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I do not recognize if it’s ahead of time to call a movie set in the 1990s a “duration piece,” but Captain Wonder‘s marketing professionals are doing their damndest to earn that label with a Comic Sans-tastic throwback site that remembers the days of Adobe PageMill and HTML 1.0.
It’s bang packed with ultra-dated features, my favored being the rotten RealMedia player embed (OK, so it’s “KREE PLAYER 1.0”) showing the main trailer at a 14.4-killing 310×175 pixels. Play the “Kree or Skull?” multimedia video game and also remember a time when advertising on the internet was an absurd uniqueness, not the all-consuming vital force that will destroy every one of our work and also proclaim the coming of the machines.
Rainbow fonts, 3D text, clip art backgrounds,. gifs that are computer animated in name just as well as, yes, a see counter round out the dial-up motif. The only thing I really did not see was that “NeW!” header for all of those updates made 5 months earlier.
The site is either a homage to or a ripoff of Warner Bros. < a href=" https://www.warnerbros.com/archive/spacejam/movie/jam.htm”> still-extant Space Jam authorities page, which is old enough to rent out an automobile. You figure whoever sloshed this point with each other understood they would certainly be obliging Marvel.com to host it for the next quarter-century so, well played my men.
Room Jam, by the way, is getting a sequel thanks to LeBron James and also Ryan Coogler, at some point quickly. Captain Marvel is extra imminent, launching in movie theaters on March 8. Or you can wait for it to turn up on Primestar.
Correction: Astoundingly, a blog post whose single purpose was to send out individuals to a site failed to consist of that website’s address. That was very reliable, Owen. So, formally, it is https://www.marvel.com/captainmarvel– or AOL keyword KREE. We now go back to “ Mr. T Ate My Rounds,” currently underway.
In a lawsuit filed on April 19 in the U.S. District Court of the Southern District of New York by law firm Brown Rudnick, Hertz demanded a jury trial as well as repayment of all attorneys’ fees, related costs and unspecified millions in damages caused by Accenture’s alleged “breaches” and “unfair and deceptive acts.”
According to the filing, which is embedded in full at the bottom of this story, Hertz paid Accenture’s digital division more than $32 million from early 2016 to 2018 to “redefine the customer experience on Hertz’s digital platforms” with a redesigned website and “complementary suite of mobile applications.”
“We believe the allegations in this lawsuit are without merit, and we intend to vigorously defend our position,” an Accenture spokesperson said. “Because this is an ongoing legal matter, we decline any further comment.”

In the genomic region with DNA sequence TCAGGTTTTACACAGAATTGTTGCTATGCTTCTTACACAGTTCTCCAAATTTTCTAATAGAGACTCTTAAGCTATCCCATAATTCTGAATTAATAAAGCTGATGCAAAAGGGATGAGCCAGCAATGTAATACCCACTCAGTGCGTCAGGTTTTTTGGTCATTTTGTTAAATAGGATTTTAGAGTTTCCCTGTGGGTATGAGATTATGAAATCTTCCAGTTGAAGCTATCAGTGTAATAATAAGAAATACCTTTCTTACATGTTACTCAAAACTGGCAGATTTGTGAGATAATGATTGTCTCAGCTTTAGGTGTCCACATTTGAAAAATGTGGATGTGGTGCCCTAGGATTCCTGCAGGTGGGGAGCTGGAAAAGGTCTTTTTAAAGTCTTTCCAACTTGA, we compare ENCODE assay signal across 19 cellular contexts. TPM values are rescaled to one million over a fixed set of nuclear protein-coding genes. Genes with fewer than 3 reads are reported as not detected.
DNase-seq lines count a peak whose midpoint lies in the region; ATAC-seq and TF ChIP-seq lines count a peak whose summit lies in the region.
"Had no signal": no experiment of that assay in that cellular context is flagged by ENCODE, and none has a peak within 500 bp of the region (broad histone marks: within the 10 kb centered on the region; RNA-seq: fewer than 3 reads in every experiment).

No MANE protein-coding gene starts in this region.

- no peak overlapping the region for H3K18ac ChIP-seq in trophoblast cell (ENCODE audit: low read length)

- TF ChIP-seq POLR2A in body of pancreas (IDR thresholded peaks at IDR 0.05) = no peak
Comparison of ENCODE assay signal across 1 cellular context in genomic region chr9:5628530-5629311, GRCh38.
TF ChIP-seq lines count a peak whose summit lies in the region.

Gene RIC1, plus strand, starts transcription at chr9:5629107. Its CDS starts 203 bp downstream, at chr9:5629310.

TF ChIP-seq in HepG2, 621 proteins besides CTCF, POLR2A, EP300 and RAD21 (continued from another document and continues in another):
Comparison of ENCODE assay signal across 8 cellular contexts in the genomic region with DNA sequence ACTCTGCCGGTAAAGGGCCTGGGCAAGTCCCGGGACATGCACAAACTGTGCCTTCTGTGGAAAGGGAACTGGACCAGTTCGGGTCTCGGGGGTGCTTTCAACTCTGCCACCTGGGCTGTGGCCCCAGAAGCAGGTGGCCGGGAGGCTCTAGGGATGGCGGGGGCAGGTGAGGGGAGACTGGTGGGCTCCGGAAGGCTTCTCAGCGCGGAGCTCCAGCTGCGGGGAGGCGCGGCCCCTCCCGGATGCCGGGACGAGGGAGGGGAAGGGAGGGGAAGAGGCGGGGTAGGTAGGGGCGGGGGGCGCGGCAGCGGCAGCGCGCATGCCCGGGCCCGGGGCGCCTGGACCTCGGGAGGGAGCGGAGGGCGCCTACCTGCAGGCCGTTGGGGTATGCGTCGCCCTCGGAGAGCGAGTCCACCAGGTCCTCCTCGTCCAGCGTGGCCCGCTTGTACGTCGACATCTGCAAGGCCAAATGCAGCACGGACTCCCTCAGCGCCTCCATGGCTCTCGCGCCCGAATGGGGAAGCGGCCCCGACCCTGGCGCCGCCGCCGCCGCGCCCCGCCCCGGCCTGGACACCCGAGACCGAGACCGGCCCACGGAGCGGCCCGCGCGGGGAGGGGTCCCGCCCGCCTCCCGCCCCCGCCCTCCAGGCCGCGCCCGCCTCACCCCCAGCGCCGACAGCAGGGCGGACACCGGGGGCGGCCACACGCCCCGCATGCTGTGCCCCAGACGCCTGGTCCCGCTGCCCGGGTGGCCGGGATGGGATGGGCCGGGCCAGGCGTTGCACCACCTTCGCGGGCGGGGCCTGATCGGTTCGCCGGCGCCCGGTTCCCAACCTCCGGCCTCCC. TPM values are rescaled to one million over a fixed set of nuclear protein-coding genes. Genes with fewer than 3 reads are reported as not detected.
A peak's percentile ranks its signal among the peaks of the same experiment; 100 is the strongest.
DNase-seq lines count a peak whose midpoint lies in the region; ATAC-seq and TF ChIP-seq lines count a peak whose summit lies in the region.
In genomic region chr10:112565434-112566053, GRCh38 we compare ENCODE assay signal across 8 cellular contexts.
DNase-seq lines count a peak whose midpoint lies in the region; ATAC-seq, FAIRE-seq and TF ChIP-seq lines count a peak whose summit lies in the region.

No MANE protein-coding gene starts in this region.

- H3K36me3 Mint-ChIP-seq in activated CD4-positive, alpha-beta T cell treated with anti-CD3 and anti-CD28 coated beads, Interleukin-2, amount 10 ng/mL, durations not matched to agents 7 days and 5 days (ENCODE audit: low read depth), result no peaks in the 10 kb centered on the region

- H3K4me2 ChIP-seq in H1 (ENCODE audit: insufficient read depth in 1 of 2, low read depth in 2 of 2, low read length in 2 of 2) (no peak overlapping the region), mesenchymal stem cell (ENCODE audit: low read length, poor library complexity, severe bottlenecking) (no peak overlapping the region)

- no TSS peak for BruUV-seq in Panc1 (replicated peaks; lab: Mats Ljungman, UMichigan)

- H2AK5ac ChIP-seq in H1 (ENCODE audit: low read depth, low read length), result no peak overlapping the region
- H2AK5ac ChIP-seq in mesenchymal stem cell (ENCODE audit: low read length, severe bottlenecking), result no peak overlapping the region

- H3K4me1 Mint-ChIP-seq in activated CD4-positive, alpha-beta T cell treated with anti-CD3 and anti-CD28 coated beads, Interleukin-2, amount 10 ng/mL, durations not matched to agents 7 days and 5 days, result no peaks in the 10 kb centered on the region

“Hertz can confirm that it filed a lawsuit against Accenture for breach of contract and violation of the Florida Deceptive and Unfair Trade Practices Act for its work on Hertz’s next generation website and mobile app,” wrote a company spokesperson in an email to Adweek. “The lawsuit outlines that Accenture failed to deliver a viable product, even after multiple delays and additional expenses were incurred. Hertz brings this action to recover the fees it paid to Accenture and the resulting damages.”
Hertz declined to elaborate, saying, “We look forward to resolving this matter in a court of law.” Brown Rudnick did not immediately respond to a request for comment.
Hertz says in the suit that it lacked the internal capacity for such a “massive undertaking” and therefore hired Accenture over an unnamed competitor after a one-day presentation highlighting the latter’s “claimed expertise in implementing such a digital transformation.”
“The lawsuit outlines that Accenture failed to deliver a viable product, even after multiple delays and additional expenses were incurred.”
According to the suit, the now former client fired Accenture in May 2018 because the company “never delivered a functional website or mobile app” after delaying the project’s launch date twice. The new assets were initially scheduled to debut in December 2017 but later postponed until January and then April 2018, at which point Hertz “no longer had any confidence that Accenture was capable of completing the project,” according to the filing.
In one of the suit’s key disputes, Hertz says Accenture developed a website that only worked on desktop and mobile and “ignored” a clause in the initial 2016 contract that also required a medium breakpoint for tablets. According to the filing, Accenture “demanded hundreds of thousands of dollars in additional fees” from Hertz when asked to deliver the tablet functionality.
According to the filing, Accenture “demanded hundreds of thousands of dollars in additional fees” beyond the $32 million it had already been paid when asked to deliver the tablet functionality.
The suit also claims Accenture ignored an “extensibility” requirement that would have applied the “common core of libraries” across Hertz’s global properties as well as its Dollar and Thrifty brands. Instead, Hertz says in the suit, Accenture “deliberately disregarded” that part of the contract and wrote the code so the data could only be used in North America.
“The quality of Accenture’s programming was deficient as well,” the filing reads, stating that the front-end development work “created serious security vulnerabilities and performance problems” and “had to be scrapped.” The suit goes on to claim Accenture failed to properly test the software it created and that the unspecified tests it did perform were “seriously inadequate, to the point of being misleading.”